The Handsome Young Strangers are playing host to the biggest Main Tent crowd of the night and everyone is getting down.
After my foot tapping and head bobbing efforts, my evening ends with a trip to Jesse James for bolognese jaffles. After scoffing these delicious bread products down it was time for me to make my exit and escape the cold and the rain of night one of the Huon Valley Mid-Winter Fest.
The Return of the Rain
I’ve been abandoned. The weather is too much for some. I’m going to do this trip solo. Again. I have friends. I’m sure of it. Maybe. Perhaps.
It’s about 2.45pm as I exit the shuttle bus from Hobart. The skies are still murky grey, but the squalling rain has eased.
The Ranelagh Showgrounds grounds are a mess. The grass has taken a stomping. Hay has been laid to soak up the moisture and to provide a cleaner under foot experience.
The festival looks empty in the light of day, however the seating under the feasting tent is well patronised already.
I repeat my first stop from Friday and go directly to Villino for a warming coffee.
Even though it is being held on the main “footpath” I come across Morris dancing quite by accident. It’s a strange past time. The dancers jingle their bells (attached to shin pads) and clap their sticks or flay their streamers and dance around in various choreographed formations while an accordion plays the backing tune. I am almost entranced and watch two performances all the way through. Judging by the young ages of the majority of participants it’s not a dying interest.
Stopping by some real life Vikings making Viking goat stew, I ask if it is ready. They collectively offer me some. Laden with vegetables and freshly sacrificed goat, it is quite tasty and a good sample size.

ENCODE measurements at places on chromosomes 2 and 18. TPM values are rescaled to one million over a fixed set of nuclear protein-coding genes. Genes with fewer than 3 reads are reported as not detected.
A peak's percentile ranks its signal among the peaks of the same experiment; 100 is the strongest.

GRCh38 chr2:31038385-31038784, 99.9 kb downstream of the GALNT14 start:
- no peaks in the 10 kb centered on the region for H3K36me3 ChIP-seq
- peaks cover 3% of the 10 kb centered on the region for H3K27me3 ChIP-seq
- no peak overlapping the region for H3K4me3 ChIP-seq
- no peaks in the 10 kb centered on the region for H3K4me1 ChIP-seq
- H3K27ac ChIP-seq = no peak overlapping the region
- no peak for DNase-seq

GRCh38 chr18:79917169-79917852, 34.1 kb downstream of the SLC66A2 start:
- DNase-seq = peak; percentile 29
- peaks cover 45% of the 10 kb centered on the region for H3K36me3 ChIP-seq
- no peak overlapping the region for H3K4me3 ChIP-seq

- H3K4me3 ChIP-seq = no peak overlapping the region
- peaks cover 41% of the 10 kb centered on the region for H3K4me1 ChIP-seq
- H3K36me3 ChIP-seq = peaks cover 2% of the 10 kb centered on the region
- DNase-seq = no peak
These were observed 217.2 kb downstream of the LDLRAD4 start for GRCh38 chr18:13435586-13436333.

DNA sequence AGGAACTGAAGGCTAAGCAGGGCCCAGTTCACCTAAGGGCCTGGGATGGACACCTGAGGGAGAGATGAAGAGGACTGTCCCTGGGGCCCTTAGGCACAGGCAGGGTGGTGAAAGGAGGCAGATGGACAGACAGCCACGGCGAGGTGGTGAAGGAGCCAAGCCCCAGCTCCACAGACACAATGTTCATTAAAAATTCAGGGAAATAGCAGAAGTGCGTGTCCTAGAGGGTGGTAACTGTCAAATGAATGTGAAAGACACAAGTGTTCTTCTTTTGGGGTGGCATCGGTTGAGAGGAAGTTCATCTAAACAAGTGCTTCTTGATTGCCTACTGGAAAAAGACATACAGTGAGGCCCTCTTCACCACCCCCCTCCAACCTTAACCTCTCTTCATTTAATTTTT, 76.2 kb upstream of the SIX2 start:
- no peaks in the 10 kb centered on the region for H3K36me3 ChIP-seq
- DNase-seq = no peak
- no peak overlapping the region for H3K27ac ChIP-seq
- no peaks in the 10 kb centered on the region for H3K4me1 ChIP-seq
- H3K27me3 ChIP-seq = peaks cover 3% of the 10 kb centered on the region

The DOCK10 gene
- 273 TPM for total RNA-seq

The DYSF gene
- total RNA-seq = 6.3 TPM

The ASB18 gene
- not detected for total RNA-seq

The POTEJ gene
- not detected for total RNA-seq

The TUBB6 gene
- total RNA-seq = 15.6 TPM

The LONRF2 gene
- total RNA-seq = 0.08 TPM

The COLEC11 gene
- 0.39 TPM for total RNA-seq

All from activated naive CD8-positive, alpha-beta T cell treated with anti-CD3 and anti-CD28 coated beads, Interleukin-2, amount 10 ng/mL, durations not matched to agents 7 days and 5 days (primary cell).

I need a tasty beverage to wash the goat stew down. Rye Porter is my go to. I should be drinking cider – I am at an apple festival – but left to my own life choices, I keep with what I know best.
Bonfire Lighting Time
The air is cold and the night is darkening but the enormous bonfire at the centre of the festival is ready to light up like it is Christmas in July.
Aided by copious amount of flammable fluid the water soaked trunks go up in smoke and in just a matter a moments huge flames. The heat from the bonfire is immediately noticeable.
The second best defence against this cold weather is warm food. I get some soul warming pork ragu from the one of the food trucks.
Storytelling & Star Wars
In the Storytelling tent I listen to the Storytelling Masterclass with English master storyteller Martin Maudsely.
Martin tells a Brothers’ Grimm folktale of a witch in the deep forest…
“…into the deep forest where the trees are bent and black and dripping with malice…”
I learn to be careful not to walk too far down the wrong path and be careful when cutting down trees, for you may be captured by a black hearted witch or give one life. He holds the audience to fascinated silence in his 15 minute story.
Hello Tut Tut are playing the Star Wars Cantina Band medley in the distance at the main tent. Like a stormtrooper to laser fire, I am drawn to those exquisite sounds.
The conclusion of the song leads me to another coffee, but this time with choc liqueur for an added kick. Ooh yeah, a nice rich coffee. The warming liquid should see me through the wassail, which is up now.
We are Wassailing, We are Wassailing…
The Wassail procession snakes its way up the grounds through the throng. It’s easy to see the flaming torches.
A fellow who is called The Green Man greets us and introduces the Wassail Orchestra which consists of about 6 kids with pots and pans that were handed to them about 5 minutes ago. The kids had just stopped banging them before the Green Man started to speak.
We wassail, and we wassail some more with great gusto!
After that performance, the Huon Valley will see a good apple harvest in 2019! The crowd disbands and I plod through the mud to the Apple Shed to catch the second set by The Stragglers via a pit stop for a Mac n Cheese burger. A Mac n Cheese burger is an award winner for “those things that sounds much better than they are”.
After some beat bopping tunes by The Stragglers (check them out thestragglers.bandcamp.com), I end my Huon Valley Mid-Winter Festival experience and escape the same way I entered and await the bus back to Hobart Town in the dark Huon Valley night.